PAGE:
Eased winds help slow fire

GLENDALE — Firefighters received a boost Monday from calmer winds that helped officials douse three blazes that have so far charred more than 38,960 acres and caked parts of the region in a thin layer of ash.

The more hospitable conditions for firefighters helped increase the quality of air that had been dangerously unhealthy because of toxic pollutants in the wake of fires in Santa Barbara, Los Angeles and Orange counties, officials said.

But Sam Atwood, spokesman for the South Coast Air Quality Management District, warned Monday that the respite could be temporary if winds that had initially helped flames whip through the hills above Los Angeles and the surrounding region return.

On Monday, the district listed air quality for a wide of swath of Los Angeles County, including Glendale and Burbank, as “unhealthy” due to a thin layer of patchy smoke in the air.

Conditions are expected to improve this week as the temperature falls and winds die down. Record-breaking heat last weekend that fueled fires is expected to give way to a high of 82 degrees today and 76 degrees Wednesday, according to the National Weather Service.

The district is slated to downgrade its air quality assessment today to “unhealthy for sensitive groups,” meaning those with existing heart or lung conditions and asthmatics should not exercise strenuously outdoors, Atwood said.

But the damage from flying particulate matter and floating toxins have given rise to an increase in the number of patients at area hospitals.

At Glendale Memorial Hospital and Glendale Adventist Medical Center, officials reported a 20% jump in patients who complained of respiratory troubles.

Most of the new patients that streamed in last weekend and Monday were young children and older residents whose ability to withstand respiratory problems may not be as strong as others breathing in the harsh atmospheric conditions, said David Han, a Glendale Adventist physician.

“Pediatrics breathe more heavily and seniors don’t have as strong a defense mechanism,” he said. “And people who smoke have poor lung capacity.”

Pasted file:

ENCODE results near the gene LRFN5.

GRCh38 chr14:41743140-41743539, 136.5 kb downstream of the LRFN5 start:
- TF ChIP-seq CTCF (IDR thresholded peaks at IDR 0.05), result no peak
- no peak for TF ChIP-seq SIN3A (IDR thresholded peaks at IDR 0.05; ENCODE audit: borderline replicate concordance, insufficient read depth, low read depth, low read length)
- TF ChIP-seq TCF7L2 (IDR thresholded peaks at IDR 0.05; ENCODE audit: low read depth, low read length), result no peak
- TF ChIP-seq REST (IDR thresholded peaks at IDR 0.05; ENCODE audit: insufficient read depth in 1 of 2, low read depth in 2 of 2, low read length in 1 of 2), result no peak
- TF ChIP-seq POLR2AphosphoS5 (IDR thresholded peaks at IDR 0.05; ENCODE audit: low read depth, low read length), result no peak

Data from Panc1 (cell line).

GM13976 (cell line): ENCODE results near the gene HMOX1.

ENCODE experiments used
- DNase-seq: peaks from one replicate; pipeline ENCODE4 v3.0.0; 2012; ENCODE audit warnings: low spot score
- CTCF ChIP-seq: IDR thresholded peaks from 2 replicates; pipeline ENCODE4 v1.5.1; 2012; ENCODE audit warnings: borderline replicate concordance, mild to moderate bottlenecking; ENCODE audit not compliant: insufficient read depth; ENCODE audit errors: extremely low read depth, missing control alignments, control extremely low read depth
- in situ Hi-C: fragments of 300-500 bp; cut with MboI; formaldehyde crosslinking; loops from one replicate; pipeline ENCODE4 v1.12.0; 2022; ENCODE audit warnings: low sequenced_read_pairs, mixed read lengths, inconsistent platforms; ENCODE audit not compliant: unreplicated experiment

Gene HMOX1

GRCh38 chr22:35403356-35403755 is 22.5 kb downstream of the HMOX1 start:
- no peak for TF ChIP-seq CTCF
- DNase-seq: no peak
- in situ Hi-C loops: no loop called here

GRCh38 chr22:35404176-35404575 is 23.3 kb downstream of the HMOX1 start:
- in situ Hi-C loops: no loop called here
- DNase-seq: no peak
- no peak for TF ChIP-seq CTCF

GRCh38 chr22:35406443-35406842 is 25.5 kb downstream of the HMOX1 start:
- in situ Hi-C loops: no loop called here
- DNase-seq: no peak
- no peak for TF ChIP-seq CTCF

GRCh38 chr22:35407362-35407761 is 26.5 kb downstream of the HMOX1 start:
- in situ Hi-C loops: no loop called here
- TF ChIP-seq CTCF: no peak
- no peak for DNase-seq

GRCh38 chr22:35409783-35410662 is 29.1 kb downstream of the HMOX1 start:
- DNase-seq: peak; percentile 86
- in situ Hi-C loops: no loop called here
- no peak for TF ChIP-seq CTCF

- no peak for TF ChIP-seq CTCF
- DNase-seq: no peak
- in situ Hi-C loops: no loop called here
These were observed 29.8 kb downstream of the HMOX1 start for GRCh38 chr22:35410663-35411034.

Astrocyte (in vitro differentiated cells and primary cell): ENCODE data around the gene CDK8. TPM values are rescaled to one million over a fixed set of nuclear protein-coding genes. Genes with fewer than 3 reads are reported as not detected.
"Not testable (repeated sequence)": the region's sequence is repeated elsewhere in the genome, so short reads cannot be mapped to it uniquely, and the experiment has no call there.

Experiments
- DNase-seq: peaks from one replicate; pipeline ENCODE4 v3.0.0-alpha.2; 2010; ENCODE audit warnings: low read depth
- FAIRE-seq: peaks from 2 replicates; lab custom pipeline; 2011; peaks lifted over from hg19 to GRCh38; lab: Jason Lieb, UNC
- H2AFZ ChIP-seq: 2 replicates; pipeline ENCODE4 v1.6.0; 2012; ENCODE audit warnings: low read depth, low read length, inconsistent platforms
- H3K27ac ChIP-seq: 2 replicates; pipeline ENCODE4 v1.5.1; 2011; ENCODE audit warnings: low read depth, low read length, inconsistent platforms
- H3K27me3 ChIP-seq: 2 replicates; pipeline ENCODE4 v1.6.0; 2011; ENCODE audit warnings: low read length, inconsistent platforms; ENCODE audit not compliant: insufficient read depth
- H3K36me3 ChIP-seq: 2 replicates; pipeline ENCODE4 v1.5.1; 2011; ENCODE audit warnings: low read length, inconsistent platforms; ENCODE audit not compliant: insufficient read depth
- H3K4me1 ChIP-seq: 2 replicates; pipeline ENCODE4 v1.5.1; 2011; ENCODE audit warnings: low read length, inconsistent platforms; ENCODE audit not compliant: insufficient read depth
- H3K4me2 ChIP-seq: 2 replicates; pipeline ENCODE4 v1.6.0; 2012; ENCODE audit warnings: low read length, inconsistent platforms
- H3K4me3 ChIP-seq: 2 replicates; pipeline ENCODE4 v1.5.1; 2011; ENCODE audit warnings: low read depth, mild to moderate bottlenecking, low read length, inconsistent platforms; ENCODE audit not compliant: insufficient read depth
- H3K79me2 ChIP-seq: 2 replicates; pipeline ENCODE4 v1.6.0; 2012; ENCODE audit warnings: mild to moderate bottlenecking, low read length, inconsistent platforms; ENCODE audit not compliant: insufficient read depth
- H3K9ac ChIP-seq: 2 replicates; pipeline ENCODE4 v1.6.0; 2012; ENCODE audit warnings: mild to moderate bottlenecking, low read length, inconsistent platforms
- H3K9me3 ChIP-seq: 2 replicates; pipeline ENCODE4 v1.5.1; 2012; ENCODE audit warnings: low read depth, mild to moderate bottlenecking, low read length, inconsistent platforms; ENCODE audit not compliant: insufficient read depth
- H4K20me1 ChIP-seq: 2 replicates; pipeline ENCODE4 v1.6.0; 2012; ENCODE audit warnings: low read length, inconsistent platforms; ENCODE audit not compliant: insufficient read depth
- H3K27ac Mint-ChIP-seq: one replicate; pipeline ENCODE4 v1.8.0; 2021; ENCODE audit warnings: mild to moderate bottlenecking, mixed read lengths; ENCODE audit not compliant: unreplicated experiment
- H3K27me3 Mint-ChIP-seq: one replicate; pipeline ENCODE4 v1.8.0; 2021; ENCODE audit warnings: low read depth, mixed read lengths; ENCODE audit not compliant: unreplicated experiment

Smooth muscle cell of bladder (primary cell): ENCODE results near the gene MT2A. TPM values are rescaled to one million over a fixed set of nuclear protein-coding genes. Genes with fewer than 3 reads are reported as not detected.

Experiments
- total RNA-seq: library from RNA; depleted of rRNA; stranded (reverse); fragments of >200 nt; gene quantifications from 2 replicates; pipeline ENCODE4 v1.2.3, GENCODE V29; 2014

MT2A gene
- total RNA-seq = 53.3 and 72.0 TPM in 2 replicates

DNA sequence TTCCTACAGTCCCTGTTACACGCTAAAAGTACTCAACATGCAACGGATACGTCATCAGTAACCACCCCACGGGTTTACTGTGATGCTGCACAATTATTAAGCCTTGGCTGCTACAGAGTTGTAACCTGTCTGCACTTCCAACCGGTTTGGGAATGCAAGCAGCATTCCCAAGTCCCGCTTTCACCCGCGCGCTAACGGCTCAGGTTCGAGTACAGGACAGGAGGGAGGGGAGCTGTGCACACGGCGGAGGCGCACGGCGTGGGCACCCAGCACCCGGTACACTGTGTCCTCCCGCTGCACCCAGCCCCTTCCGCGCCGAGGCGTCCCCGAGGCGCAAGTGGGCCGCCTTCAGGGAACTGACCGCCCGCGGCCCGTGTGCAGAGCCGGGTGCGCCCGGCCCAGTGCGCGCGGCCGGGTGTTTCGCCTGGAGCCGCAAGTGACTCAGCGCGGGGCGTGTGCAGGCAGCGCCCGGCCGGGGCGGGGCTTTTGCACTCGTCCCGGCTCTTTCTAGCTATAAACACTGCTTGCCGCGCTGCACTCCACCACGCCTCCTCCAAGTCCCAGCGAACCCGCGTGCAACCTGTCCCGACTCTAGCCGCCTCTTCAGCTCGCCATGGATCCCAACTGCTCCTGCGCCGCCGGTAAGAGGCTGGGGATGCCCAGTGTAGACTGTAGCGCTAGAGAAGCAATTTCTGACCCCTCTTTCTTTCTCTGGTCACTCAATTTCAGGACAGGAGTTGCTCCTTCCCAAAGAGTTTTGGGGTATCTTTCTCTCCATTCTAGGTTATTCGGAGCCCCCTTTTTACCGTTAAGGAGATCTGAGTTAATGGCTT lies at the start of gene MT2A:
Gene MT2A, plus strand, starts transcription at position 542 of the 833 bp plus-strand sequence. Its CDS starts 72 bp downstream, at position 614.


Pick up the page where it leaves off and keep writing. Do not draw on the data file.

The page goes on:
Most of the patients admitted since fires broke out in Sylmar and Chino Hills did not require extended stays, though doctors did issue certain warnings to patients and those wishing to steer clear of the hospital.

Edmund Noll, a Glendale Memorial physician, said masks that cover one’s mouth should be worn if exposed to smoky conditions, but residents should stay inside with air conditioning to lessen the impact of unhealthy air.

If residents have trouble breathing, he suggested drinking water and avoiding areas that have noticeably poor air quality.

“You know, common-sense things,” he said.

As of Monday afternoon, officials contained Sylmar’s Sayre fire and the Freeway Complex fire in Orange County by 40%. According to the Los Angeles Fire Department, the Sayre blaze, named for the street in Sylmar where the fire was first reported, has so far caused up to $3.5 million in damage and injured five firefighters and one civilian, who was listed in serious condition.

About 615 residential and commercial structures were damaged or destroyed by the Sayre fire that has so far blackened 10,077 acres, officials said.

At least 259 residential units were damaged or destroyed in Brea, Yorba Linda, Anaheim/Anaheim Hills and Corona in the Freeway Complex fire, which was first reported at 9:01 a.m. Saturday in Riverside County along the Riverside (91) Freeway, according to the Los Angeles County Fire Department.

The Tea Fire in Montecito outside Santa Barbara is now fully contained, but it burned 1,940 acres and destroyed 210 homes in its wake, Santa Barbara officials said Monday.

Among the 3,699 state, county and city personnel helping to extinguish the Freeway Fire blaze are four Glendale Fire Department crews, including one water tender — a uniquely outfitted fire engine that transports water to a blaze — with two firefighters aboard and one battalion chief, Glendale Fire Department Capt. Tom Propst said.

Three Burbank strike teams, a water tender and one battalion chief were first pressed into action when the Tea Fire broke out Thursday and have since moved to Sylmar and Orange County, Burbank Fire Department Capt. Ron Bell said.

No injuries were reported for fire crews from Burbank or Glendale, who will continue helping to extinguish the existing blazes as needed, Bell said.


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